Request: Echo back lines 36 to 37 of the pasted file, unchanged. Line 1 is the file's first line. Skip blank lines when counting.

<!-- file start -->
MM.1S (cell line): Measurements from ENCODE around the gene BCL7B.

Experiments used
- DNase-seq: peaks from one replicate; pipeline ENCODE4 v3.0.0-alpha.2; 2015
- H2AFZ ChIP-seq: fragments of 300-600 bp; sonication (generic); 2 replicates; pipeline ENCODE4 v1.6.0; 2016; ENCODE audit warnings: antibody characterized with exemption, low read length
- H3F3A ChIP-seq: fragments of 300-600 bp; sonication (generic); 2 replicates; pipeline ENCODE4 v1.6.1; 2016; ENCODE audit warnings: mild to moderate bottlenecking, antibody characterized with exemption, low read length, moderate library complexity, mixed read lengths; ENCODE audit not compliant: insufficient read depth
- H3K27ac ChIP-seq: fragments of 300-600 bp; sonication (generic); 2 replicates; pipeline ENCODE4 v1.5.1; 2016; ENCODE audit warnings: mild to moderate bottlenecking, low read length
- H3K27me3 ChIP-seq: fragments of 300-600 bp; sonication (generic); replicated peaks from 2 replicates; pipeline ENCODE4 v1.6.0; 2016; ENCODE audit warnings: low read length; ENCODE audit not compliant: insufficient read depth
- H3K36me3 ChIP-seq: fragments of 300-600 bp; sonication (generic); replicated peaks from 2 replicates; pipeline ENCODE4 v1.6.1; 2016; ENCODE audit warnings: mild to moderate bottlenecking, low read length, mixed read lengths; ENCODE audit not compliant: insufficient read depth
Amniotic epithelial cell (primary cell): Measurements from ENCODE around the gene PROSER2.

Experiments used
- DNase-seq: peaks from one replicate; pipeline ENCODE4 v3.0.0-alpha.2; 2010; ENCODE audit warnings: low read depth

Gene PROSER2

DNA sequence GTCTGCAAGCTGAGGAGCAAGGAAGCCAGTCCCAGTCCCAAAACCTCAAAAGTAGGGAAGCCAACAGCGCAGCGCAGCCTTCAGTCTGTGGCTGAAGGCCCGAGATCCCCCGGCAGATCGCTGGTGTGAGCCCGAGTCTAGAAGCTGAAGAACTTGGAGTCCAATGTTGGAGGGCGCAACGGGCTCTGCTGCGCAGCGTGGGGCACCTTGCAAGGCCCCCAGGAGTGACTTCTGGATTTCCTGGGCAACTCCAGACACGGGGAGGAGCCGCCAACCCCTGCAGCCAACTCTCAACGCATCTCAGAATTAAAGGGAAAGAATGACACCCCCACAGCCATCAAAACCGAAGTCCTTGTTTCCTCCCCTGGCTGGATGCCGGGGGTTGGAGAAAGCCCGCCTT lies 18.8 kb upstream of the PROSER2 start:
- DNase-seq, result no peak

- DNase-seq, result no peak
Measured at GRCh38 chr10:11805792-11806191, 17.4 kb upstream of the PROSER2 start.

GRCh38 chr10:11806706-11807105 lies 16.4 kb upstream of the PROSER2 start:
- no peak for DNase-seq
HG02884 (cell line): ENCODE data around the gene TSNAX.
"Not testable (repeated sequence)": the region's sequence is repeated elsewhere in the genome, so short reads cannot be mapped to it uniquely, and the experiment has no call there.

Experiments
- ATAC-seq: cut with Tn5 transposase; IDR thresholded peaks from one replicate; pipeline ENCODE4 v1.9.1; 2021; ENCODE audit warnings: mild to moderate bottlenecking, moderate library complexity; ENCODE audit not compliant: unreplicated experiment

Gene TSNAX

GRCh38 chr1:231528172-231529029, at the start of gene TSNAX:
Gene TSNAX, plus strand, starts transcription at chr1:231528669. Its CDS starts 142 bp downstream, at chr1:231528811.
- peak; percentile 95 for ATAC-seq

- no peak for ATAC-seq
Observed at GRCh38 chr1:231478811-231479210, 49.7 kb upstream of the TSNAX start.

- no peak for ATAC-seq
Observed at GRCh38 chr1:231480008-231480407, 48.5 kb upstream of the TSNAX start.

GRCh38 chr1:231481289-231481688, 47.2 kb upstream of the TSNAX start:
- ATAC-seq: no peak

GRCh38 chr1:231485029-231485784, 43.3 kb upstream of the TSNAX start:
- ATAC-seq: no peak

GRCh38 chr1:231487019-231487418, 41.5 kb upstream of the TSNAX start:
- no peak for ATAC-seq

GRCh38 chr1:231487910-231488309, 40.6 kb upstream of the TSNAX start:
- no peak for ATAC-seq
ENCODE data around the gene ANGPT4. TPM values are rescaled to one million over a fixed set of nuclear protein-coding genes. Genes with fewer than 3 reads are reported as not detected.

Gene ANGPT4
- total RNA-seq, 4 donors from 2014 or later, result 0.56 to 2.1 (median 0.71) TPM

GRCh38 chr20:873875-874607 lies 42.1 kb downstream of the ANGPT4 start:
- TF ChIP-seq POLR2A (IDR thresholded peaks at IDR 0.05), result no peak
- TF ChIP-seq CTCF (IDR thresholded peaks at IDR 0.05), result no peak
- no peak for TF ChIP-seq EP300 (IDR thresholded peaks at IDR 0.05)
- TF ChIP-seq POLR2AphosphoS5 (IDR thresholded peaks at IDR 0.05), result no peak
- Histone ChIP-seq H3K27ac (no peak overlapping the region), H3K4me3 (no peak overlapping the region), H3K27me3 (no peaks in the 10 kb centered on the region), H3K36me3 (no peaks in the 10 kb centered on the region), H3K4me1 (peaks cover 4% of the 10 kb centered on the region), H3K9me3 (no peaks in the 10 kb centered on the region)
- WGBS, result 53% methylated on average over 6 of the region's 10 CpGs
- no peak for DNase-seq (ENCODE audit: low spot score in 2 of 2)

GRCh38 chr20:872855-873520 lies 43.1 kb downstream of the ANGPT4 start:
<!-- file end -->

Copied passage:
- no peak for ATAC-seq

GRCh38 chr1:231487910-231488309, 40.6 kb upstream of the TSNAX start: